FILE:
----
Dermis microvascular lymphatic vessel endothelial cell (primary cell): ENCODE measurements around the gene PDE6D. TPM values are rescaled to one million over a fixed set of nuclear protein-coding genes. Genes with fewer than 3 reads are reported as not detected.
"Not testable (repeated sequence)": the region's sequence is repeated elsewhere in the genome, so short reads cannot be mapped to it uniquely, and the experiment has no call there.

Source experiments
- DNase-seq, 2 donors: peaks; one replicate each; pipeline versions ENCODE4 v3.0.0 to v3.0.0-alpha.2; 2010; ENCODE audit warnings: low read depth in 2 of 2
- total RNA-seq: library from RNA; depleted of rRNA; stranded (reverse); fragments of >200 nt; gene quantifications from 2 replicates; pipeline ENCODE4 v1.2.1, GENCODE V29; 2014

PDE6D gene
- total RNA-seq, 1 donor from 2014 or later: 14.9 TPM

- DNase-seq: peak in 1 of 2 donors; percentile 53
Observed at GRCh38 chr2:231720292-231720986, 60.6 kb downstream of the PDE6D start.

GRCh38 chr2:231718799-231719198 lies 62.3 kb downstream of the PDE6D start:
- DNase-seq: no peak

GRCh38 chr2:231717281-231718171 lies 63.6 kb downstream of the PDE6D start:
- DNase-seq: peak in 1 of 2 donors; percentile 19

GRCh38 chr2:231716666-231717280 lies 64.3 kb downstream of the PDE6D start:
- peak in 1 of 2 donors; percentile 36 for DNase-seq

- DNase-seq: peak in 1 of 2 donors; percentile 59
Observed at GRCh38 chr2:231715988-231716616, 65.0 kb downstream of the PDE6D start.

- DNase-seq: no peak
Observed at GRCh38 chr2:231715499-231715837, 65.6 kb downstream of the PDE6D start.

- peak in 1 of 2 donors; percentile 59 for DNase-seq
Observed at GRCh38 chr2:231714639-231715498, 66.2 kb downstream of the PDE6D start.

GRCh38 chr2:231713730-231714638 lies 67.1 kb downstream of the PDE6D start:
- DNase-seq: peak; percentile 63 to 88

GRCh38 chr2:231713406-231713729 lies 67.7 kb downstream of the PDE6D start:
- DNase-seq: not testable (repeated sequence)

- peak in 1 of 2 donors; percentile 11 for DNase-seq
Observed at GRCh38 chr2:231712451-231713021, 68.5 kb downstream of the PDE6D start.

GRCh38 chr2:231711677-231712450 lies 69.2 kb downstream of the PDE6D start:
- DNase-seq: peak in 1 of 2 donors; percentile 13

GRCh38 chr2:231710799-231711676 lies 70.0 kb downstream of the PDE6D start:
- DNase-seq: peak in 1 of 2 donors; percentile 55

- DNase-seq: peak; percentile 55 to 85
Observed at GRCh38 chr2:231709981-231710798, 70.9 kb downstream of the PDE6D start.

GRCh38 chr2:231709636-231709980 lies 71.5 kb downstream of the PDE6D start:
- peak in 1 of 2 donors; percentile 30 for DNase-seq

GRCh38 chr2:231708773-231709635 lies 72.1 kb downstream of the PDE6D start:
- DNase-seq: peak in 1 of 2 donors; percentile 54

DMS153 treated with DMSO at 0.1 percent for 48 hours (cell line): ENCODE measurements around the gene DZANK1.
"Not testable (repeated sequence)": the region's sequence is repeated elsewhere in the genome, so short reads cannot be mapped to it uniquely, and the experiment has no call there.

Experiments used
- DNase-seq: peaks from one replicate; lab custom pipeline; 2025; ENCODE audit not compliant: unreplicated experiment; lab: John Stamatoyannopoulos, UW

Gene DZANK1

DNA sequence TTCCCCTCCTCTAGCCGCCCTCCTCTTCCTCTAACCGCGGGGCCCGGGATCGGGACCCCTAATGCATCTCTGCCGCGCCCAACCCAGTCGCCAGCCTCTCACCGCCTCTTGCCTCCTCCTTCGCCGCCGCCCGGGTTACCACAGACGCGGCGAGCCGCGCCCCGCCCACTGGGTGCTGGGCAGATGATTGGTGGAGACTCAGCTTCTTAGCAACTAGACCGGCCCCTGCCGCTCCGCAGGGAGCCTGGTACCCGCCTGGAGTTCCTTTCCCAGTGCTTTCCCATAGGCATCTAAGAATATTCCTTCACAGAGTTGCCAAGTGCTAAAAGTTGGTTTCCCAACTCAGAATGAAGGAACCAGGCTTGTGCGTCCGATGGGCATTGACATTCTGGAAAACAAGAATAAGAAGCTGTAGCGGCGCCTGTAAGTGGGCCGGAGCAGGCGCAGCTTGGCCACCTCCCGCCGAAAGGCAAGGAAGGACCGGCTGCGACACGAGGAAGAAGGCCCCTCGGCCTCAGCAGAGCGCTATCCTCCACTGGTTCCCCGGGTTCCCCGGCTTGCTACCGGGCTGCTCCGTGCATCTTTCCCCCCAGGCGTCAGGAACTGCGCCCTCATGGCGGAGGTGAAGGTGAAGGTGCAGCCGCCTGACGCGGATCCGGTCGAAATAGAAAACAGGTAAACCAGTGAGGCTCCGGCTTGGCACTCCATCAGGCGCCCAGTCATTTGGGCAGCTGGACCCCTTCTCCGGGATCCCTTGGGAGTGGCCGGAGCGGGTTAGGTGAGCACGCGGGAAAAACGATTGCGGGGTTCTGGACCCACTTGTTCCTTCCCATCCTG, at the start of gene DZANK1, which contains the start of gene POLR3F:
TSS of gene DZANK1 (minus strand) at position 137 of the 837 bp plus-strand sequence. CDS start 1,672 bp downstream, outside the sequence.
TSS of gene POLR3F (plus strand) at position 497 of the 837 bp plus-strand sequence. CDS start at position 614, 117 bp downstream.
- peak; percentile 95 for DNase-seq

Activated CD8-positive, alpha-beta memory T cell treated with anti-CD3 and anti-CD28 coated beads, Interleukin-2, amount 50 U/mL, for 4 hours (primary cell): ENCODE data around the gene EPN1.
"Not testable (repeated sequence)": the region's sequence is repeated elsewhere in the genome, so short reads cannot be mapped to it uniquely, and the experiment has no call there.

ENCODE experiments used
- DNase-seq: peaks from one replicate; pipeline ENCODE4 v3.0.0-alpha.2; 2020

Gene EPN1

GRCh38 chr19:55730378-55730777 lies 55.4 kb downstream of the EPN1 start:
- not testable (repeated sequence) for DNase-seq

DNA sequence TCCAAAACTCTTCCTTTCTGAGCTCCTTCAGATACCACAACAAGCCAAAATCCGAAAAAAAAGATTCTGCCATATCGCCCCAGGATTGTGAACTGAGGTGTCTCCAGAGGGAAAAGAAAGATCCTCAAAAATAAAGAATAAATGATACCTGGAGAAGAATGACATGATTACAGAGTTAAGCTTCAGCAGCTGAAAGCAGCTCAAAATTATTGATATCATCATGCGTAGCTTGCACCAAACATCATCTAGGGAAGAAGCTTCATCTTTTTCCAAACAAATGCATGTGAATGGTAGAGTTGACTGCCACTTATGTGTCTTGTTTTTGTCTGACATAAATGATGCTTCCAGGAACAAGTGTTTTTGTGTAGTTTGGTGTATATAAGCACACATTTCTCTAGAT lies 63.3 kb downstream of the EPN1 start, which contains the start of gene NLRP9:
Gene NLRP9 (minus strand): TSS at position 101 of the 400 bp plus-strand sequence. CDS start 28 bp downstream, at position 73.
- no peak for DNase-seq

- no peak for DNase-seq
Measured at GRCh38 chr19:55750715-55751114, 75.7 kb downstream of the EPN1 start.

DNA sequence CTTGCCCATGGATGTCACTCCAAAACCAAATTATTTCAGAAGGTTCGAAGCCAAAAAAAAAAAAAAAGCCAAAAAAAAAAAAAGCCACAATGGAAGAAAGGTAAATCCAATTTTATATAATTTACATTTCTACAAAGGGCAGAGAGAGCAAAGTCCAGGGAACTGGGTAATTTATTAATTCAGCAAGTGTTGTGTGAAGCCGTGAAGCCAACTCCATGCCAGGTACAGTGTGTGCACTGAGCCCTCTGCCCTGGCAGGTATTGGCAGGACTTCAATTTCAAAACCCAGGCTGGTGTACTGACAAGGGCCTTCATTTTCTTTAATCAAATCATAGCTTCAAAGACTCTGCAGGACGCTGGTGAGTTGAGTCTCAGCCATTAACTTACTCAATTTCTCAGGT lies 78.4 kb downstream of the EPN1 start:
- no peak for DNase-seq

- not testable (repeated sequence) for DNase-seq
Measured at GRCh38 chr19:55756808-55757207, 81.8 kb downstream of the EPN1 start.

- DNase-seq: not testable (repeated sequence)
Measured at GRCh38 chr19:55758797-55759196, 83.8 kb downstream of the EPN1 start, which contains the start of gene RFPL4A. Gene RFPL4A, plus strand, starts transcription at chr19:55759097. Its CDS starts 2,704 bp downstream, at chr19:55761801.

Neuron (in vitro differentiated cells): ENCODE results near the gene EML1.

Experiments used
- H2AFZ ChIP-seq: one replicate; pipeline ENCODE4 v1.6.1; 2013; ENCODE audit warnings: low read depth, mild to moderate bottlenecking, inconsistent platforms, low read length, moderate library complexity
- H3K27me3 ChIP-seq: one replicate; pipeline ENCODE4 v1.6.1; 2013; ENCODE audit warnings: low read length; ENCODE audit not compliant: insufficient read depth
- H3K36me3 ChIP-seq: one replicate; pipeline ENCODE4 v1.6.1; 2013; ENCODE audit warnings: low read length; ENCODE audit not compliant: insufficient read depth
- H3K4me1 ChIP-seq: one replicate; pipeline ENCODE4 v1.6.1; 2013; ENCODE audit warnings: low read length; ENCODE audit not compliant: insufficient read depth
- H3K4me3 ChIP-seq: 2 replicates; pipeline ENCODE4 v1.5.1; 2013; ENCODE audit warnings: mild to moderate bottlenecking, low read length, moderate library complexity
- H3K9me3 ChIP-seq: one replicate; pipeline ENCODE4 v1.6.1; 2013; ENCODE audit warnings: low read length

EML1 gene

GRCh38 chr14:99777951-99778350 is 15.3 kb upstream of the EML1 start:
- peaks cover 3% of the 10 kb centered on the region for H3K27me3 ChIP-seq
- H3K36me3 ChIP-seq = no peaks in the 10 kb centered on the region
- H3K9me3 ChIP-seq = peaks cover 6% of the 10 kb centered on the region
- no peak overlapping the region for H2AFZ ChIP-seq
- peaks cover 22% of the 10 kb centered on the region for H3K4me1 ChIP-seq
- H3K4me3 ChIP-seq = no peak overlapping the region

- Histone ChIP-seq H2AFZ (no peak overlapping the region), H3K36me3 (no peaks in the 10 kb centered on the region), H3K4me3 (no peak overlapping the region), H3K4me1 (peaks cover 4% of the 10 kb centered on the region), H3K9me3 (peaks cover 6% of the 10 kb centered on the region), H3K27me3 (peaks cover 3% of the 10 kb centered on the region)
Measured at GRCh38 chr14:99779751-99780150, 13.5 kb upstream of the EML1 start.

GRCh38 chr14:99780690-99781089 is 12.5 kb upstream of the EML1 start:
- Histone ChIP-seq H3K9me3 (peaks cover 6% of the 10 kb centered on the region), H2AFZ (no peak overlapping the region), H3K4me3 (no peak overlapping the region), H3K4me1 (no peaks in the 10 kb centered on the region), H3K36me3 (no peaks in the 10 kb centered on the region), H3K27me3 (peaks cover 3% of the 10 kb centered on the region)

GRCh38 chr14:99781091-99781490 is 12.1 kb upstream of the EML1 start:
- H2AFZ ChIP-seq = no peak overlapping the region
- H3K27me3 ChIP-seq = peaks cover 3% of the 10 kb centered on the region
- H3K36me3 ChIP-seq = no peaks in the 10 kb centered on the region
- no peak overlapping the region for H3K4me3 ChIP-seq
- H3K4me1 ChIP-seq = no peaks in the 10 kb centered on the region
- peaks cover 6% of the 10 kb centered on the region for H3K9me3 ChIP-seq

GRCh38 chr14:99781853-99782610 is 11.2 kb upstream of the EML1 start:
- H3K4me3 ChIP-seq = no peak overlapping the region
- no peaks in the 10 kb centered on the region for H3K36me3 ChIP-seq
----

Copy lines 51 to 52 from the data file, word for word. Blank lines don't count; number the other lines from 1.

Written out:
Gene EPN1

GRCh38 chr19:55730378-55730777 lies 55.4 kb downstream of the EPN1 start: